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Resonance as an applied predictor of cross-cultural diversity and a resource for AI conversational interfaces

Research output: Contribution to journalJournal articlepeer-review

Forthcoming
<mark>Journal publication date</mark>2/02/2021
<mark>Journal</mark>Applied Linguistics
Publication StatusAccepted/In press
<mark>Original language</mark>English

Abstract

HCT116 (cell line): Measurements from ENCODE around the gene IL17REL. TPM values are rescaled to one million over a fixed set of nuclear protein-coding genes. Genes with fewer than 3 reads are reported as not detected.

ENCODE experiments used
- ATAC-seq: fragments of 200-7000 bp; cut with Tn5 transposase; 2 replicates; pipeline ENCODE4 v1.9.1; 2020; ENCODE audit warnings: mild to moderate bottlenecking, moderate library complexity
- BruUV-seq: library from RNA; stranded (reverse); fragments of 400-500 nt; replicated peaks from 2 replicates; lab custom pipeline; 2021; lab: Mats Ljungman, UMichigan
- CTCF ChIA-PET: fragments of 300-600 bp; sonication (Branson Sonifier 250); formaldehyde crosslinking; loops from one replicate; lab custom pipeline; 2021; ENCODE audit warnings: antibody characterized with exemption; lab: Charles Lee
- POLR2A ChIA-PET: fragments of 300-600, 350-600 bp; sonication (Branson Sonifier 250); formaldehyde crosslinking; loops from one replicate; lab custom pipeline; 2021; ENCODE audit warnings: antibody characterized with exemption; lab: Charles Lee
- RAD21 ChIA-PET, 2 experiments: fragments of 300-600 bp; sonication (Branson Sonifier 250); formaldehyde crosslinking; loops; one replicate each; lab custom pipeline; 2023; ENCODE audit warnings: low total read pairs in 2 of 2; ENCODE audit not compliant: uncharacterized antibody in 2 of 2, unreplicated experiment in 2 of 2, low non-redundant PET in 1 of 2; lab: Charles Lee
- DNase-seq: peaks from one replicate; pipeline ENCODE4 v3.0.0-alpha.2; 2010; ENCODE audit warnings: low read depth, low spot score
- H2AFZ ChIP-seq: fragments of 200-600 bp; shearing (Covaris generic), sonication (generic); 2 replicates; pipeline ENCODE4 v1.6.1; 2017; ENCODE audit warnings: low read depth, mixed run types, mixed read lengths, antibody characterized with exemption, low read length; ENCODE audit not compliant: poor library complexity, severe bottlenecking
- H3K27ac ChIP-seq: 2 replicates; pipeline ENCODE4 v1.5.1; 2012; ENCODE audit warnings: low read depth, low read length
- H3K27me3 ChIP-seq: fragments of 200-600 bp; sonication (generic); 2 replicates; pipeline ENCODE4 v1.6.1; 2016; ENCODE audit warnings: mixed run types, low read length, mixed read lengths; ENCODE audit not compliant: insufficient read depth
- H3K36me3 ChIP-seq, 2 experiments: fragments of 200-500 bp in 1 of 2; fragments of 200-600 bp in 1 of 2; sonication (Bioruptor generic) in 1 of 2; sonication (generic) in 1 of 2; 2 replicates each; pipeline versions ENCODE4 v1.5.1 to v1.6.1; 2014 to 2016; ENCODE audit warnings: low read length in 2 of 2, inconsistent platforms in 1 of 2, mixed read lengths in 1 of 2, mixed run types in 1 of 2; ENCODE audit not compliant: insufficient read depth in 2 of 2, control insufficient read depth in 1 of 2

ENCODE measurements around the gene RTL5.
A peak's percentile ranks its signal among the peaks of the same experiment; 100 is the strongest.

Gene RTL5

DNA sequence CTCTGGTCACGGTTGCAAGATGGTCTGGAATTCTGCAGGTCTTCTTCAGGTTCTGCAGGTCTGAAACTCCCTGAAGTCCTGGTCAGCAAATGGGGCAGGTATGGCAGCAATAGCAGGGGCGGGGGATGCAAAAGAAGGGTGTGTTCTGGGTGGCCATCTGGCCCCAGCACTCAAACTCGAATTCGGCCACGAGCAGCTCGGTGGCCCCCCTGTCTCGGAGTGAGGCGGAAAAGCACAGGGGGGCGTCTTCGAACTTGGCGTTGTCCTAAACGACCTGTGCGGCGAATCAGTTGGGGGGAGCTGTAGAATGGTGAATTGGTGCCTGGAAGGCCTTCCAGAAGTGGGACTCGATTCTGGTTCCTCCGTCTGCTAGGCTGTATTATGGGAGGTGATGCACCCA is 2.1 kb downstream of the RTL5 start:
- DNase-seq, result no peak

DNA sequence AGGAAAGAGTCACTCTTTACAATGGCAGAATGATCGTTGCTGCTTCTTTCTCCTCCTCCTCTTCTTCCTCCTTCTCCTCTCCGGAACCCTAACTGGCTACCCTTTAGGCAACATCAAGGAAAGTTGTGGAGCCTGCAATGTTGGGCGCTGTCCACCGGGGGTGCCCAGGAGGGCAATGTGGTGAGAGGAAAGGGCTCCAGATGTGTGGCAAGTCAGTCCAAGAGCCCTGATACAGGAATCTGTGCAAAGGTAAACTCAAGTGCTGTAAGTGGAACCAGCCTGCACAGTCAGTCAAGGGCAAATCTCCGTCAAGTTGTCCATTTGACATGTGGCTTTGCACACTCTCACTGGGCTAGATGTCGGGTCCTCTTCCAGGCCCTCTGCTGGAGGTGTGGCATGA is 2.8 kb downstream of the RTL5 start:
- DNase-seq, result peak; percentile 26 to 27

In Dialogic syntax (cf. Du Bois 2014; Author et al. 2018), naturalistic interaction is inherently grounded in resonance, viz. the catalytic activation of affinities across turns (Du Bois & Giora 2014). Resonance occurs dynamically when interlocutors creatively co-construct utterances that are formally and phonetically similar to the utterance of a prior speaker. In this study we argue that such similarity can inform the machine-learning prediction of linguistic and cross-cultural diversity. We compared two sets of 1000 exchanges involving (dis)-agreement from the two balanced Callhome corpora of naturalistic interaction in Mandarin Chinese and American English. We found a correlation of overt use of pragmatic markers with resonance, indicating that priming does not occur as an exclusively implicit mechanism (as it is commonly held in the experimental literature e.g. Bock 1986; Bock et al. 2007), but naturalistically underpins dialogic engagement and cooperation among interactants. We fitted a mixed effects linear regression and hierarchical clustering model to show that resonance occurs formally and functionally in different ways from one language to another. The applied results of this study can lead to a novel turn in AI research of conversational interfaces (McTear et al. 2016; Klopfenstein et al. 2017), as they reveal the fundamental role played cross-linguistically by resonance as a form of engagement of human-to-human interaction, and the importance to address this mechanism in machine-to-human communication.